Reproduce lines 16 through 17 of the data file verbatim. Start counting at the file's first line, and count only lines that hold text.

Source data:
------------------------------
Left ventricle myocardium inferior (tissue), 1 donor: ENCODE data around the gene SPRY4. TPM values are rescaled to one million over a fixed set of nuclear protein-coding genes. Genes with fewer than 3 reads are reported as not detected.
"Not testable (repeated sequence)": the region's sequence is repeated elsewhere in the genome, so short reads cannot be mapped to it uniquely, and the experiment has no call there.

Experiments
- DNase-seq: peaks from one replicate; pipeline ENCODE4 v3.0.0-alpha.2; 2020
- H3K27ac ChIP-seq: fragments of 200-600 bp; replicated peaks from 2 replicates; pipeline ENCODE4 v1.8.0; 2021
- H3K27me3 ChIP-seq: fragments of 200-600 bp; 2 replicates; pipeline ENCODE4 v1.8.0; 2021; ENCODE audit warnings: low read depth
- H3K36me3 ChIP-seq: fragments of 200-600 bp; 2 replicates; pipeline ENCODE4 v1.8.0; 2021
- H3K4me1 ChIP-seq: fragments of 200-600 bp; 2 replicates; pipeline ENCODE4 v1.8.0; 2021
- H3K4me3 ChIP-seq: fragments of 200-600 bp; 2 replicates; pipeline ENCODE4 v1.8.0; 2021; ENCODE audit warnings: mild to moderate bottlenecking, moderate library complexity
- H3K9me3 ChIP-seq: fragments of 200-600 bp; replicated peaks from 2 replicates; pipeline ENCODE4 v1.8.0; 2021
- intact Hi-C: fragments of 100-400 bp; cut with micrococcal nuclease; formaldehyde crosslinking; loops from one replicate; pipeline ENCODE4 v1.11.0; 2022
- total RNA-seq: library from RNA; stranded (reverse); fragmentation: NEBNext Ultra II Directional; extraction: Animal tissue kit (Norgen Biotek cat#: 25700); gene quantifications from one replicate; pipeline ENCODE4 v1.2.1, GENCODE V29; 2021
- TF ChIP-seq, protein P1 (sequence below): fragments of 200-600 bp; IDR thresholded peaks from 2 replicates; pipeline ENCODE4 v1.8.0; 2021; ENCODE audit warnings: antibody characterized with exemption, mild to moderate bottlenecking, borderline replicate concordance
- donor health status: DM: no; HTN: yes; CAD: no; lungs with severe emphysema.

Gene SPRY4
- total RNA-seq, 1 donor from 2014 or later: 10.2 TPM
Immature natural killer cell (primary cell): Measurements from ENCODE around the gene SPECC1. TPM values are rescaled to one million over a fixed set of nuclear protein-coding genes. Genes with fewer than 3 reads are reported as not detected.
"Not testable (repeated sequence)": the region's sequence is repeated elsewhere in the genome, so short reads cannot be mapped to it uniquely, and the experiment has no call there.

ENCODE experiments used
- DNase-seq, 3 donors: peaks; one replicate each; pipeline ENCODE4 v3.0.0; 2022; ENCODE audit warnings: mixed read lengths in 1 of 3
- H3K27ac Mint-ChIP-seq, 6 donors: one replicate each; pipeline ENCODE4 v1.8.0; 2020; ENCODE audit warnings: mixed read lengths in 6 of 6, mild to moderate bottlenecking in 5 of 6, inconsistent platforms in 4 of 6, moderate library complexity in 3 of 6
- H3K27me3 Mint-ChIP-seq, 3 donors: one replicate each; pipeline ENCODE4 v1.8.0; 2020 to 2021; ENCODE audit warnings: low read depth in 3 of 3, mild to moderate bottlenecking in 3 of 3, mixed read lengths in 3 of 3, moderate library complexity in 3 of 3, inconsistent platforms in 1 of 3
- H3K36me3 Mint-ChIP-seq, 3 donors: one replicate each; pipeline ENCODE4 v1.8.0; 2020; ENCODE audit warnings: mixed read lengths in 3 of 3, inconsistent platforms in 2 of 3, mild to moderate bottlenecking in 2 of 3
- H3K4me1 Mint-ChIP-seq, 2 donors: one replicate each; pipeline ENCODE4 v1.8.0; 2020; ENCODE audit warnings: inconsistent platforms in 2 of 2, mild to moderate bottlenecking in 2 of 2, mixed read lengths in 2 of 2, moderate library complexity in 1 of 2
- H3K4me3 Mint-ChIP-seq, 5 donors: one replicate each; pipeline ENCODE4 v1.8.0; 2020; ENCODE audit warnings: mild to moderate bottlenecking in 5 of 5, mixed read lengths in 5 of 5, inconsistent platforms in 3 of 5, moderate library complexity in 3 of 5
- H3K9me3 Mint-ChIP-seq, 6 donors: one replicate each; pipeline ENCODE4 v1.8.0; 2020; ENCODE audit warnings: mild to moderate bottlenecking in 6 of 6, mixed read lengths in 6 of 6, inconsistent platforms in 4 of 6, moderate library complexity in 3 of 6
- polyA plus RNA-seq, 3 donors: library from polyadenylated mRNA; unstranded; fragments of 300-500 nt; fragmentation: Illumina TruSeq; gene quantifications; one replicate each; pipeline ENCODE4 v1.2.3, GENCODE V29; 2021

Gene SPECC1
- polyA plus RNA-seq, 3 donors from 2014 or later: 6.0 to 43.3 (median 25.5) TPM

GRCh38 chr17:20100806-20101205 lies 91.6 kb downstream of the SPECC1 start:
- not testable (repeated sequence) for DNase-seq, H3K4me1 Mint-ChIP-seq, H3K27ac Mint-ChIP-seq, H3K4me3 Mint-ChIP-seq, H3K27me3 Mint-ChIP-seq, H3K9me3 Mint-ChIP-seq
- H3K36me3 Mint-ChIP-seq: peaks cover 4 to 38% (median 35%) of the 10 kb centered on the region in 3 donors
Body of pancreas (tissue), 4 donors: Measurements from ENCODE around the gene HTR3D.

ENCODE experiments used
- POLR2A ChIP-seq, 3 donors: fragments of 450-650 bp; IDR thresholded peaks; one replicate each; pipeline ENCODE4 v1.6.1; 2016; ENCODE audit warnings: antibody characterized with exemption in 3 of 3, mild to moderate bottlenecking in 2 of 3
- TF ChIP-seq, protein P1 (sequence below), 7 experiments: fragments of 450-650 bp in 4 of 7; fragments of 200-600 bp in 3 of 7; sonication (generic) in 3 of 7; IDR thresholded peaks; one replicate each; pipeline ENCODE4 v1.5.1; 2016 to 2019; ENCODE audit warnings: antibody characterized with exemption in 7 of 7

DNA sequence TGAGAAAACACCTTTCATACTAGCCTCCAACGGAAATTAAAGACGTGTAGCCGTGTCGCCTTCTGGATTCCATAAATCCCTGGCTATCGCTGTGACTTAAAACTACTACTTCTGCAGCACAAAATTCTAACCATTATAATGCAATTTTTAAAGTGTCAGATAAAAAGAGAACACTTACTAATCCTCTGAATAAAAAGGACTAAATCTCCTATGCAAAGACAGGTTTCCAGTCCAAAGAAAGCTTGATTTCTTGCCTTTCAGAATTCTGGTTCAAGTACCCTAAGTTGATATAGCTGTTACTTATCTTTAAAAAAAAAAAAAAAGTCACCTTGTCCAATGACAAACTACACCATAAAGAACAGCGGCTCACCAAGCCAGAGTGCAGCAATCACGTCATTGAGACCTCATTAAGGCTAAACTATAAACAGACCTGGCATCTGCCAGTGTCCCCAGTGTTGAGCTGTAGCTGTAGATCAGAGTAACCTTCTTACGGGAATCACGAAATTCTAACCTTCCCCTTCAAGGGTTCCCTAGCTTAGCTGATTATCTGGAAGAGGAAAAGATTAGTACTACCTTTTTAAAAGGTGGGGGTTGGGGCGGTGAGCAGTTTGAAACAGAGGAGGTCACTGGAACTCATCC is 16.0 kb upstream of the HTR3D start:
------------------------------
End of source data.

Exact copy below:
- total RNA-seq, 1 donor from 2014 or later: 10.2 TPM
Immature natural killer cell (primary cell): Measurements from ENCODE around the gene SPECC1. TPM values are rescaled to one million over a fixed set of nuclear protein-coding genes. Genes with fewer than 3 reads are reported as not detected.